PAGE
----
The Monocle Minute

The week ahead, opportunities and observations
Saturday 3 October 2015

Image: KHALED KASSEM/Alamy Stock Photo

Rio ruckus

The outspoken Rio de Janeiro mayor Eduardo Paes has made his city the first in Brazil to ban Uber and authorities in São Paulo are mulling over a similar course of action. Paes is supporting his native taxi drivers, which has prompted Uber to deem his actions “unconstitutional”. This is just the latest showdown for the car service that has found that its progress into Europe is also facing numerous roadblocks. However, the move from Paes comes as the city is gearing up for the Olympics and even friends of city hall feel that the taxi trade needs a vast overhaul. Unless the mayor can find a way to integrate Rio’s competing taxi services, visitors to next summer’s games may struggle to understand the move.

Back on track?

British railways were once the envy of the world. First Great Western, one of the country’s operators, is receiving a timely rebrand by design agency Pentagram. It’s reverted to its 1833 name, the Great Western Railway, and the new look echoes the brand’s golden-age font and old-school charm. But are fancy poster campaigns and austere Victorian logos enough? Britain’s rail operators should take a bit more notice of Italy’s high-speed red Frecciarossa stock or Japan’s beaky-looking Shinkansen for benchmarks of how to get its ailing network back on track.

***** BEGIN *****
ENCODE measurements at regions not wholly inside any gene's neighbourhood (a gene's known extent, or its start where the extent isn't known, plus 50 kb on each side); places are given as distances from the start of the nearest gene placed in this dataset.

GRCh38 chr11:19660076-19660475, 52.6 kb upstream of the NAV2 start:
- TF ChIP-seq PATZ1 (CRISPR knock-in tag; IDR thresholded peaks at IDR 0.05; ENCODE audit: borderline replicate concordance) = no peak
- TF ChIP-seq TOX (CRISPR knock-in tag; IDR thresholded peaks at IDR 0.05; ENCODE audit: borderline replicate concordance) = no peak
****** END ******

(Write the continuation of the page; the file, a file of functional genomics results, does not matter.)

Image: Miriam Elia/Ezra Elia

Classic in the making

Recommended reading this weekend comes courtesy of artist and satirist Miriam Elia, whose sharply observed self-published short work We Go to the Gallery has, by popular demand, been rereleased in a larger print run. Meticulously created in the style of a vintage illustrated children’s book, Elia’s work lampoons the world of contemporary art with a series of charming, childlike and at times nihilistic observations made by two children on a trip to an art gallery with their mother. “I want to play with the balloon,” says one of the characters, John, pointing at a piece by Jeff Koons. “Only venture capitalists can play with this balloon,” retorts his mother. It’s a covetable classic in the making that will outlast the initial ripple of laughter its release prompted. It’s also a good primer for the upcoming Frieze Art Fair.

Image: iStock

Coffee crisis

Coffee’s popularity is no secret but one discussion that emerged from last week’s Global Coffee Forum in Milan is that demand for the bean may soon outstrip supply. According to Bloomberg, global coffee consumption will increase by a third to 200 million bags by 2030. But Andrea Illy, chairman and CEO of the Trieste-based brand of the same name, says production may not be able to keep up. As climate change threatens farmers in South America there’s an opportunity for producers in Southeast Asia to cash in on the black stuff. Speaking of opportunities, if you find yourself in Tokyo, Istanbul or Vilnius this weekend, why not stop in for a caffeine fix at one of these new openings: Paddlers Coffee, Crooked Nose and Other Stories or Four Letter Word.

From Monocle 24

Image: GMF | BUILD 2015

Pittsburgh: poster-city for resilience

Following the decay of the industrial and steel industries, Pittsburgh has become an emerging hub for technology, education and finance in the past few decades. Kevin Acklin, chief of staff at Pittsburgh’s city hall, tells us more about how his city has managed its transformation.

From Monocle Films

Boutique Norway

Monocle heads to Norway’s third-largest city, Stavanger, to discover how this boom town’s oil reserves are spurring on retail entrepreneurs looking to strike lucky in this once-overlooked area.

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